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Annual ethnic fest offers a bit of this, some of that

The event, a St. Joan of Arc Church fundraiser, draws thousands with rides, a thrift sale - and global foods.

[Times photos: Olie Stonerook]
Alyson Mueller, 18 months, and Alaina Mueller, 3, ride a scooter Saturday at the St. Joan of Arc Ethnic Festival. They attended with grandfather Chuck Hoff.


© St. Petersburg Times, published October 30, 2000

This weekend, members of the St. Joan of Arc Church invited Hernando County to celebrate cultural differences through food and entertainment.

Bobby Flamand, left, and Myranda Twombly, both 6, descend a super slide Saturday at the four-day festival.
The four-day festival has grown over the past nine years and now draws thousands of people for carnival rides, ethnic food and entertainment.

By noon on Sunday, the festival's large white food tent was filled with the scents of Italian, German, Spanish, Irish, Greek and American foods.

Violet Weeks, co-chair of the festival committee, said the international fare is by far the event's main draw.

"We have had thousands of people," said Weeks, who started with the festival four years ago by cooking Polish food such as pierogies and stuffed cabbage. "People come from all over for our Polish food."

"I like a little bit of this and a little bit of that," Weeks said. "I think most people like to sample some of everything."

On Saturday afternoon, Weeks said she had an emotional moment when she looked out at the crowd of different people from the community who had come together for the event.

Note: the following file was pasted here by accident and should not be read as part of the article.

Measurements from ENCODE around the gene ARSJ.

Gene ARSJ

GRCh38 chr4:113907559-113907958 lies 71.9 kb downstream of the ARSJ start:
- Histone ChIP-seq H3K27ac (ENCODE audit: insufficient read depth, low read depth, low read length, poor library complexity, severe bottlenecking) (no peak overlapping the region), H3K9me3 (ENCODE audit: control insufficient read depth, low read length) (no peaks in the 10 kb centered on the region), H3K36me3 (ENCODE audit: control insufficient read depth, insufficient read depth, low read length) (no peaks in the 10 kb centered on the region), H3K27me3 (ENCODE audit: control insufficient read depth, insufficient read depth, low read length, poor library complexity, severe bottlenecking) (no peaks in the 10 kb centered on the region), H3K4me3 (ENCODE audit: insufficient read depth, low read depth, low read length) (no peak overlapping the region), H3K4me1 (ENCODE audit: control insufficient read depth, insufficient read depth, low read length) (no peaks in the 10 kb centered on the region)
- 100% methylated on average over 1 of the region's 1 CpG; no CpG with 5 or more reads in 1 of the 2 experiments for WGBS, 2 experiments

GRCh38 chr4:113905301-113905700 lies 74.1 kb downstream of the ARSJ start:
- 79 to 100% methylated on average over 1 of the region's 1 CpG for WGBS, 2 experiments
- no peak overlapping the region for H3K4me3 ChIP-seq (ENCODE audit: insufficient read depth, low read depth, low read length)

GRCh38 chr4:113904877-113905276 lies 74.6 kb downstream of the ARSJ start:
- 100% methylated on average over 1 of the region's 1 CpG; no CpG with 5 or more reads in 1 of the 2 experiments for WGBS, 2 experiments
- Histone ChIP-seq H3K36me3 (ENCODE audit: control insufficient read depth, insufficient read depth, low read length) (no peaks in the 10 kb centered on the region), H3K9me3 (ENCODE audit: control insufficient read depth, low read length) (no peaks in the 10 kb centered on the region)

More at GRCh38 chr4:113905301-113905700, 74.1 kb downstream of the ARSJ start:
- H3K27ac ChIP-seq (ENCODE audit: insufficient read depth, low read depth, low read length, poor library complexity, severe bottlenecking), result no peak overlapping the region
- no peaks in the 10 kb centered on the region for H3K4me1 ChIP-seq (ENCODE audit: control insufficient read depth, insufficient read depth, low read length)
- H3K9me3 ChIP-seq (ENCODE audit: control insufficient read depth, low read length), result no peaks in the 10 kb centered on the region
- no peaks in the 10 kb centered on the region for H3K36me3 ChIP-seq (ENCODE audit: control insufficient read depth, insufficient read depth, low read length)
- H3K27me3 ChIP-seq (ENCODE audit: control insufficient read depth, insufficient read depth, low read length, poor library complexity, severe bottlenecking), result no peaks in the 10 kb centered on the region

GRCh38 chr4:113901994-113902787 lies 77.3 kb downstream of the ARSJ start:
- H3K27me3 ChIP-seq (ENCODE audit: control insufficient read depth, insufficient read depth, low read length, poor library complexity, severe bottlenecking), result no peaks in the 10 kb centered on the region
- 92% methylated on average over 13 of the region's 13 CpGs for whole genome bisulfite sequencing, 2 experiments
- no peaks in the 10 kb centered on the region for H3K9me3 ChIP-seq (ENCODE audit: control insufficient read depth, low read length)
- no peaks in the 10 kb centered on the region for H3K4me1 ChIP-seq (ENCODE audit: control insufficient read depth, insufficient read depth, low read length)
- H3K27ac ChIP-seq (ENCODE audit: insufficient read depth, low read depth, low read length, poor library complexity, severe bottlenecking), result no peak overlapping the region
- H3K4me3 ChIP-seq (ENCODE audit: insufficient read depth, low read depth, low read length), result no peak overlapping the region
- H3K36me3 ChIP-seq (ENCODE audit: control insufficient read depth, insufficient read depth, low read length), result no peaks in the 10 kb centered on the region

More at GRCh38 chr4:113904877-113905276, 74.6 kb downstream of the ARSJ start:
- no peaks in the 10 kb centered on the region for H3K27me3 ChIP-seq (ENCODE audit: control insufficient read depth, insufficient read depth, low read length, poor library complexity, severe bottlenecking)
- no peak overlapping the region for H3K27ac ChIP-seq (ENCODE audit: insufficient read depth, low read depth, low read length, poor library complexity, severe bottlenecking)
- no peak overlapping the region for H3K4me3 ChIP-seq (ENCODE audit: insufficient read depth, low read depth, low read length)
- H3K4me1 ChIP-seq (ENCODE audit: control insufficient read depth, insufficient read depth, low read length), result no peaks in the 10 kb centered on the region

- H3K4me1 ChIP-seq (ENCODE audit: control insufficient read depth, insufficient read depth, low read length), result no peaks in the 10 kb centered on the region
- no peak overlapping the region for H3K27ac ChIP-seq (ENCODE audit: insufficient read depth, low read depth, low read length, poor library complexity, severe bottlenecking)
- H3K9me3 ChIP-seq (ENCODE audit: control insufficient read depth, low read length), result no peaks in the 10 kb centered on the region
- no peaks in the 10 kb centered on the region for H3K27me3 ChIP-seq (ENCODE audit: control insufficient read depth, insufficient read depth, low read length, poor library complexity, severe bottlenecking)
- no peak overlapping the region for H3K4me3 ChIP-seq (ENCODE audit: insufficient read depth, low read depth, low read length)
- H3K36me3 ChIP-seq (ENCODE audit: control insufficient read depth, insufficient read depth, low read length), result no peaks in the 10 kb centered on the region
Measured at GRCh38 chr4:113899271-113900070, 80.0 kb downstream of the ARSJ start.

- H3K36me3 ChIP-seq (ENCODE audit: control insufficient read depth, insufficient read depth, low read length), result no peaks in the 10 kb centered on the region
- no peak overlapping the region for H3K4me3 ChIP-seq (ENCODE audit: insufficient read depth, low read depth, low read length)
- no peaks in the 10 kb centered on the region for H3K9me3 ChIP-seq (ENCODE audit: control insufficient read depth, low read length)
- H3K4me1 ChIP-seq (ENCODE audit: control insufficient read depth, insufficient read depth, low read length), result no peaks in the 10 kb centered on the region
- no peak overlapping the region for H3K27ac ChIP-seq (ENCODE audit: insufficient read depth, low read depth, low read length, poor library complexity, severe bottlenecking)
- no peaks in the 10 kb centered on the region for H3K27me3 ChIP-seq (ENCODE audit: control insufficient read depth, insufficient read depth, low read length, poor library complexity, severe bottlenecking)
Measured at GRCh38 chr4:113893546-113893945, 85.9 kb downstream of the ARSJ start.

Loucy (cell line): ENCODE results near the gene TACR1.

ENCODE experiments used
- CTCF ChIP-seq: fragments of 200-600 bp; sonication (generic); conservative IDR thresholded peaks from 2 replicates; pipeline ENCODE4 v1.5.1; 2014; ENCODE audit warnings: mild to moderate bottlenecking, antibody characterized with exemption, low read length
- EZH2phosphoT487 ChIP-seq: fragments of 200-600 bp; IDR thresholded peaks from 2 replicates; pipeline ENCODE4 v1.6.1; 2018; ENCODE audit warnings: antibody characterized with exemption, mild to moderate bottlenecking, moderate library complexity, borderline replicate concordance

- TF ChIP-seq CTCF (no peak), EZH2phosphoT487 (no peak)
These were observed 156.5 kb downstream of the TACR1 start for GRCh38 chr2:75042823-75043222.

"This is what we have been working for," she said. "That is what it's all about."

The festival is put on by 300 volunteers, Weeks said, and not all are members of the church.

On the final day of the festival, bargain hunters in the church's parish hall milled past tables of treasures at "Second Hand Rose," a cross between a garage sale and a flea market. The annual charity sale has grown along with the festival.

"We were so busy in here on Thursday, you could barely walk down the aisles," said Dottie Strawbridge, who organizes the thousands of donations for the annual event.

Some of the most popular items, Strawbridge said, are books and accessories.

"But there is a mad rush for the jewelry," she said. "They were standing in a line back to the door when we first opened. It was surprising."

Admission to the fair is free, but there is a charge for carnival rides, crafts and food to raise money for the church coffers.

Last year's festival raised about $40,000, Weeks said, and organizers hope to see that figure increase to benefit upcoming church projects.

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